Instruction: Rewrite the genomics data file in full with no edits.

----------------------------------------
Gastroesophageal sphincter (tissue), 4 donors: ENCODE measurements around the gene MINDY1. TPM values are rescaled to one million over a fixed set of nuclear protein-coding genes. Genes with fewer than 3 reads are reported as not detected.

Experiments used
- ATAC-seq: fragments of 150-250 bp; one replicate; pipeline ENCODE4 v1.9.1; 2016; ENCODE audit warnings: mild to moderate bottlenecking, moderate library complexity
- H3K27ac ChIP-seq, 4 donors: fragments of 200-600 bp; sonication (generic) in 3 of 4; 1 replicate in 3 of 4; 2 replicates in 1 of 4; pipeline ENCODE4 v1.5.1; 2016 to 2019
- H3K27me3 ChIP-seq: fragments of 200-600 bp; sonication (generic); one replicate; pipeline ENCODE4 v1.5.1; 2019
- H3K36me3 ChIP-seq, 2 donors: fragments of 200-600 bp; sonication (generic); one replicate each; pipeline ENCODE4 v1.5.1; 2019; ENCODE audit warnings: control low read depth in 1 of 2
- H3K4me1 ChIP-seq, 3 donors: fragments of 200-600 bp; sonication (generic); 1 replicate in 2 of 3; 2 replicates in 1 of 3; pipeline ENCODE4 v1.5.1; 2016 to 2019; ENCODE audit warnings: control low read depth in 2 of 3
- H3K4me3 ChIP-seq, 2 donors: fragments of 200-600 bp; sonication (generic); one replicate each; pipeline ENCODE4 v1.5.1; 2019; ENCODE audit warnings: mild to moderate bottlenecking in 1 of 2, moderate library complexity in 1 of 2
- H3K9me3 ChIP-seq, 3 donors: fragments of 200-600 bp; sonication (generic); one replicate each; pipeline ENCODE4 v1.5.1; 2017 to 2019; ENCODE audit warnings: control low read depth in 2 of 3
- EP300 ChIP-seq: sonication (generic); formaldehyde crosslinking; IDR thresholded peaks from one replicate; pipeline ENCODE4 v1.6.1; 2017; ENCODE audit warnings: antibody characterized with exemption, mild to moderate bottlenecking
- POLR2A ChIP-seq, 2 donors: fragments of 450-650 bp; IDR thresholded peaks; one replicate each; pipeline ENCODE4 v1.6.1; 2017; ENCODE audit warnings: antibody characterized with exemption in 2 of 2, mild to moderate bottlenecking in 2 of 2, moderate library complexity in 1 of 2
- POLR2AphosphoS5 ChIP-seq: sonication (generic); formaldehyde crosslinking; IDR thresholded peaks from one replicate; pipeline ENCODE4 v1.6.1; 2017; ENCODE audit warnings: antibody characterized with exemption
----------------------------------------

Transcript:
Gastroesophageal sphincter (tissue), 4 donors: ENCODE measurements around the gene MINDY1. TPM values are rescaled to one million over a fixed set of nuclear protein-coding genes. Genes with fewer than 3 reads are reported as not detected.

Experiments used
- ATAC-seq: fragments of 150-250 bp; one replicate; pipeline ENCODE4 v1.9.1; 2016; ENCODE audit warnings: mild to moderate bottlenecking, moderate library complexity
- H3K27ac ChIP-seq, 4 donors: fragments of 200-600 bp; sonication (generic) in 3 of 4; 1 replicate in 3 of 4; 2 replicates in 1 of 4; pipeline ENCODE4 v1.5.1; 2016 to 2019
- H3K27me3 ChIP-seq: fragments of 200-600 bp; sonication (generic); one replicate; pipeline ENCODE4 v1.5.1; 2019
- H3K36me3 ChIP-seq, 2 donors: fragments of 200-600 bp; sonication (generic); one replicate each; pipeline ENCODE4 v1.5.1; 2019; ENCODE audit warnings: control low read depth in 1 of 2
- H3K4me1 ChIP-seq, 3 donors: fragments of 200-600 bp; sonication (generic); 1 replicate in 2 of 3; 2 replicates in 1 of 3; pipeline ENCODE4 v1.5.1; 2016 to 2019; ENCODE audit warnings: control low read depth in 2 of 3
- H3K4me3 ChIP-seq, 2 donors: fragments of 200-600 bp; sonication (generic); one replicate each; pipeline ENCODE4 v1.5.1; 2019; ENCODE audit warnings: mild to moderate bottlenecking in 1 of 2, moderate library complexity in 1 of 2
- H3K9me3 ChIP-seq, 3 donors: fragments of 200-600 bp; sonication (generic); one replicate each; pipeline ENCODE4 v1.5.1; 2017 to 2019; ENCODE audit warnings: control low read depth in 2 of 3
- EP300 ChIP-seq: sonication (generic); formaldehyde crosslinking; IDR thresholded peaks from one replicate; pipeline ENCODE4 v1.6.1; 2017; ENCODE audit warnings: antibody characterized with exemption, mild to moderate bottlenecking
- POLR2A ChIP-seq, 2 donors: fragments of 450-650 bp; IDR thresholded peaks; one replicate each; pipeline ENCODE4 v1.6.1; 2017; ENCODE audit warnings: antibody characterized with exemption in 2 of 2, mild to moderate bottlenecking in 2 of 2, moderate library complexity in 1 of 2
- POLR2AphosphoS5 ChIP-seq: sonication (generic); formaldehyde crosslinking; IDR thresholded peaks from one replicate; pipeline ENCODE4 v1.6.1; 2017; ENCODE audit warnings: antibody characterized with exemption